Besides, even if she tried, she couldn't get a message out. The guard wasn't about to let her near a skipcom box. If she made a fuss or fought him, he'd pop her full of comealong and that would be that. She's seen it-oh, yes-sitting in Aleytys' head she'd seen it once, twice, a dozen times: a small flurry starts and is erased before it's more than a flutter in the corner of an eye. What I'd be, oh gods, that's what I would be, a flutter in the corner of a Cousin's eye.

She glanced back at him. Yes, he could do her any time, but he seemed to be enjoying himself too much to end the chase before he had to. Rot and ruin, name me species dumbiensis boneheadis. He's licking me like I was a lollypop. Connoisseur of terror, hunh!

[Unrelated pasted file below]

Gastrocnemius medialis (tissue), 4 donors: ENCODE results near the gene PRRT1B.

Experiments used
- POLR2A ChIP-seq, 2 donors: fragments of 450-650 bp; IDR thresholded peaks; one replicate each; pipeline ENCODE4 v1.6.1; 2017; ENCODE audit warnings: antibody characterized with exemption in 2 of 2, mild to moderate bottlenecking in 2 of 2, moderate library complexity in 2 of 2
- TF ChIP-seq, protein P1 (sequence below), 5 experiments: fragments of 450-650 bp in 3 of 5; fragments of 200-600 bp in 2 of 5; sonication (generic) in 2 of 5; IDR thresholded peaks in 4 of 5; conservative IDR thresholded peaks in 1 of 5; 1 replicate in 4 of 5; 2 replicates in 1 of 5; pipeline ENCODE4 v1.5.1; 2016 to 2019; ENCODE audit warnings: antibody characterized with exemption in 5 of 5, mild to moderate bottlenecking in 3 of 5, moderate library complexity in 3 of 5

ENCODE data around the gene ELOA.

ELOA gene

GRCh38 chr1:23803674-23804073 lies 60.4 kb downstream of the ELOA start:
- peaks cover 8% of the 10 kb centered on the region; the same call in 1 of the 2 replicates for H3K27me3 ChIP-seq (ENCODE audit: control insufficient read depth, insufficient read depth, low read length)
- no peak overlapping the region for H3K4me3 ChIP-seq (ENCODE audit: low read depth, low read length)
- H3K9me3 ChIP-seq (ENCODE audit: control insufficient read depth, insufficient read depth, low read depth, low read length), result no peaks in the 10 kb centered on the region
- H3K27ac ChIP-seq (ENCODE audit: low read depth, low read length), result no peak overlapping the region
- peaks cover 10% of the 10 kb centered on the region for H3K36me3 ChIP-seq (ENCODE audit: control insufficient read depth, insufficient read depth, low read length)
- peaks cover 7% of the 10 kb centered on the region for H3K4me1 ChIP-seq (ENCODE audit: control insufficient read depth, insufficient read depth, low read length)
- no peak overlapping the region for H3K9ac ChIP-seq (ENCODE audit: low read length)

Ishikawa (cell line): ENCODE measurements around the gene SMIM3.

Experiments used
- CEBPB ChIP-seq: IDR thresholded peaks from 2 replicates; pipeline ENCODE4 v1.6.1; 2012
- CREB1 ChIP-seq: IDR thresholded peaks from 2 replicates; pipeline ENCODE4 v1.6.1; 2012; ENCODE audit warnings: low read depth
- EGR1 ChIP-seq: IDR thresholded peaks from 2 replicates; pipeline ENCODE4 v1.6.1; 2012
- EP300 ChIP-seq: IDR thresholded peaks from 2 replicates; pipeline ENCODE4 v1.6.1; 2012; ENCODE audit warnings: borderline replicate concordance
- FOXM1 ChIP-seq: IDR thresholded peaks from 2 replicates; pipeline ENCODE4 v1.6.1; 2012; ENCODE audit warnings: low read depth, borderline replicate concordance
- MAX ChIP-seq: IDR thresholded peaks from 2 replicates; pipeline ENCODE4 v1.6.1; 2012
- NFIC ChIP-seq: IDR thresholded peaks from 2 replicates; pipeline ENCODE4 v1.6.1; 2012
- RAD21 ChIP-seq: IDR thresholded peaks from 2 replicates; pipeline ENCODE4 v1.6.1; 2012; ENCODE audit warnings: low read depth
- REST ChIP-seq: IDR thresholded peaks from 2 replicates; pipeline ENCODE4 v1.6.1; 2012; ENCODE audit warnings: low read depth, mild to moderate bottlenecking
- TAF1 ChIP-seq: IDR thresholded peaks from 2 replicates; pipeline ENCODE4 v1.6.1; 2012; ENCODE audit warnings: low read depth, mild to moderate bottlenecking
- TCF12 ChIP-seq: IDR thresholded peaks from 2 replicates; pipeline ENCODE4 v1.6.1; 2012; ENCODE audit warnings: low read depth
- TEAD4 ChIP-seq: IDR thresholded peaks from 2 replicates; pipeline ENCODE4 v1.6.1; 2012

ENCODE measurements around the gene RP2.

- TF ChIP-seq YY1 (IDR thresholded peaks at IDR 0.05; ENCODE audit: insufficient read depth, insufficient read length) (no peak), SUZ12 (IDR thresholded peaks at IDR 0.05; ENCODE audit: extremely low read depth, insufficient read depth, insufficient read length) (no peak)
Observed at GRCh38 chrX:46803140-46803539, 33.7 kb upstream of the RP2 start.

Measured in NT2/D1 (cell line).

None of the travelers around her would move a finger, claw, tentacle, whatever, to help her. Not even the Spotchallix up for a day's browsing in the duty free shops, it was their place, but not their responsibility. Why should they care? The guards wouldn't attack or harass them, they walked about cocooned in spotchala law-which didn't apply to outsiders. On the ground it would, no doubt, be different; people take a certain pride in the civility of their worlds, but up here no such assumption existed. This was not HOME and there was no need for pride in anything but the glittering surface. And travelers knew better than to interfere in spotchala affairs. They were here for a few hours, they had their own vulnerabilities; with rare exceptions, kind supported kind and let the rest of the zoo take care of itself. She glared at a tetrad of inoffensive Jajes whisper whisper whispering in the shadows, met.softcoal eyes filled with startled reproach and turned away, shamed and annoyed. All right, all right, it's not their fault. It's me. Little red ryderhood all alone. Babymeat. Sar!